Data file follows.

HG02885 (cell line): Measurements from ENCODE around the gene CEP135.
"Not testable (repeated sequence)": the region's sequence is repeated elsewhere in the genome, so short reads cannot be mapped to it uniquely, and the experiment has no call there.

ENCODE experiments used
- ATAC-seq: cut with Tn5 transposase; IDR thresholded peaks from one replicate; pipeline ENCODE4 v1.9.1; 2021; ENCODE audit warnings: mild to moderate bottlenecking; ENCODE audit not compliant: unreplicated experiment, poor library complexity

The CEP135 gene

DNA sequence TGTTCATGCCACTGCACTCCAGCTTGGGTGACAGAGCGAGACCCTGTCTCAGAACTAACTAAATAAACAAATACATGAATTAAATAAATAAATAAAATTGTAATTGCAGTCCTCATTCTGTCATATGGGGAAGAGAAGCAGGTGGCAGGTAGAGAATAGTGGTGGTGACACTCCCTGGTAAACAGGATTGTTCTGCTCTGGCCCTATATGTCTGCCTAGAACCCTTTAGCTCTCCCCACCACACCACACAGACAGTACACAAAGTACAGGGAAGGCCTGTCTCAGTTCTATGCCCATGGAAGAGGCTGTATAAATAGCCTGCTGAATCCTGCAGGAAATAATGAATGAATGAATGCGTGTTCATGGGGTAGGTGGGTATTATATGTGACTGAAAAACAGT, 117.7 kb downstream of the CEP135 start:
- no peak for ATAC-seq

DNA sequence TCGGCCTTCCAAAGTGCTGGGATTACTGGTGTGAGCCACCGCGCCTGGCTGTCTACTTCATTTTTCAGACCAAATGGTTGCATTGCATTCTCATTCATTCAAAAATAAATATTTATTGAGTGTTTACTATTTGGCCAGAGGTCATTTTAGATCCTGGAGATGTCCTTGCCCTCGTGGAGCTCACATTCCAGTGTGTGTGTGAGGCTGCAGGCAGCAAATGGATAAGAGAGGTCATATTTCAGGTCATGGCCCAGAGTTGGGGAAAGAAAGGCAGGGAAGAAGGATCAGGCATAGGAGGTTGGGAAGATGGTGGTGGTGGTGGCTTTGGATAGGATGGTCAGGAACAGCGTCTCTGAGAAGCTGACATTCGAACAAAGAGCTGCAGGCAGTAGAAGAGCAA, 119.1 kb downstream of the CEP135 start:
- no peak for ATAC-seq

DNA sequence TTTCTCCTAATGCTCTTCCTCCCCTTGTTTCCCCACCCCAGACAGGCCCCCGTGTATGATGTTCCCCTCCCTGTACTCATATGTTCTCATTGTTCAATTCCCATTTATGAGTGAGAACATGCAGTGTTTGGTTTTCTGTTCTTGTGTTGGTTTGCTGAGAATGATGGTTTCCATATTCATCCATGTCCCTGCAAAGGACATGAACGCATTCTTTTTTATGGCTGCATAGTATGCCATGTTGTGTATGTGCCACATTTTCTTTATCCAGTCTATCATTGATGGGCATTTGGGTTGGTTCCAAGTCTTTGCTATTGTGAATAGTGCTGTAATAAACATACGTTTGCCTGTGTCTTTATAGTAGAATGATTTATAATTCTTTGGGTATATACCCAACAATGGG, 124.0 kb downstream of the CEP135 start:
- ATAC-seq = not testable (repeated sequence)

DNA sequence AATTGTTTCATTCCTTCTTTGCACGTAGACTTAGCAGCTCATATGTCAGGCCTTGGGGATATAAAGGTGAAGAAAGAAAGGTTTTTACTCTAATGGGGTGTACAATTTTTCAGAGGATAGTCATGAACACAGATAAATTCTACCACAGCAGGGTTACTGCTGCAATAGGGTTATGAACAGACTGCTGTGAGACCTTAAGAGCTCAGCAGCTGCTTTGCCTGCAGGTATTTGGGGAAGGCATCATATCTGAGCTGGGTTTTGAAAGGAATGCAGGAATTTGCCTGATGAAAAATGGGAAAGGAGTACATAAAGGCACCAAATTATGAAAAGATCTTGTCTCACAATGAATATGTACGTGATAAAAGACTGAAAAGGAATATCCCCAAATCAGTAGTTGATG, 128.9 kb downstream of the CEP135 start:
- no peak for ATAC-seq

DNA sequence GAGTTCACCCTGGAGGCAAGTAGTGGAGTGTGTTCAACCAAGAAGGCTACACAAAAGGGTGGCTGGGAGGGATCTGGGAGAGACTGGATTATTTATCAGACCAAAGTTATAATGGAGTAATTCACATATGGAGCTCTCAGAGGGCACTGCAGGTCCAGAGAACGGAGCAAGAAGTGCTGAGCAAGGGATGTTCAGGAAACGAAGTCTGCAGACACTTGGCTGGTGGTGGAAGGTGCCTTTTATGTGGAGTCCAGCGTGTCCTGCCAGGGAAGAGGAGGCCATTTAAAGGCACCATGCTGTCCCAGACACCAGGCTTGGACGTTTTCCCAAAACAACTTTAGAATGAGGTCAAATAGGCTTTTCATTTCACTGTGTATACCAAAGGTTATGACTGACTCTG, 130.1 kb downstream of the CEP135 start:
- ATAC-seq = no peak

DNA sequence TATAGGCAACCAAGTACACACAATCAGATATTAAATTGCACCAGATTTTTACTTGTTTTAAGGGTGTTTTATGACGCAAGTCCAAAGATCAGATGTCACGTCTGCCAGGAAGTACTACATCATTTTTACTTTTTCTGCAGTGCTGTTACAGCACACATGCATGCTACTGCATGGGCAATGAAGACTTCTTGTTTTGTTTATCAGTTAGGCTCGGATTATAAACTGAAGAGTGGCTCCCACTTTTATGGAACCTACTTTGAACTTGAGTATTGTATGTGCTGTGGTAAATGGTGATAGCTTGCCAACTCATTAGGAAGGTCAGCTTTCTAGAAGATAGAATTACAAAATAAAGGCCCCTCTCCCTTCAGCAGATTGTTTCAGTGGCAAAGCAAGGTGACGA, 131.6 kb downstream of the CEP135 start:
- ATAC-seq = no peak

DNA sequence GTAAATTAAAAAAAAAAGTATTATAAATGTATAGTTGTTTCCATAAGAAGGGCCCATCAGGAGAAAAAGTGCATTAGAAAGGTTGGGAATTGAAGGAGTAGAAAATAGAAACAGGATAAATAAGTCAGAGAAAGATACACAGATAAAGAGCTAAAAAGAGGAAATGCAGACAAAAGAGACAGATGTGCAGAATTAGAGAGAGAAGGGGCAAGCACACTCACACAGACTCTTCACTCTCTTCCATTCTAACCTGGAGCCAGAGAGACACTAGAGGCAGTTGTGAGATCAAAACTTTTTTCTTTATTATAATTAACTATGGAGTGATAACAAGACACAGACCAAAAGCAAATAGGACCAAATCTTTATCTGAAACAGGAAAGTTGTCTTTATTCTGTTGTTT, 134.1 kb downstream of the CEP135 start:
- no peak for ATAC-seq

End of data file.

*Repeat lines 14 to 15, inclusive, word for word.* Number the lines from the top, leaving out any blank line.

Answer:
DNA sequence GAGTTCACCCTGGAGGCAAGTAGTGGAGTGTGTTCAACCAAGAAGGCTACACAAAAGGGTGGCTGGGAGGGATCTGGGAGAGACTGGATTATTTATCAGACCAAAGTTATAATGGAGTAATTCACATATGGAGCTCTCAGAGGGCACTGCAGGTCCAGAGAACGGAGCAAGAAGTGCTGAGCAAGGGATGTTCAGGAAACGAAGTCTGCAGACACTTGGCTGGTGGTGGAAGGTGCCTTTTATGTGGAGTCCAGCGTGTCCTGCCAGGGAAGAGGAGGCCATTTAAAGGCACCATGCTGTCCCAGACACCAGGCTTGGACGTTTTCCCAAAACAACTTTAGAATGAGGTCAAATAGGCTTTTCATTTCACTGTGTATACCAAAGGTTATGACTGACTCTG, 130.1 kb downstream of the CEP135 start:
- ATAC-seq = no peak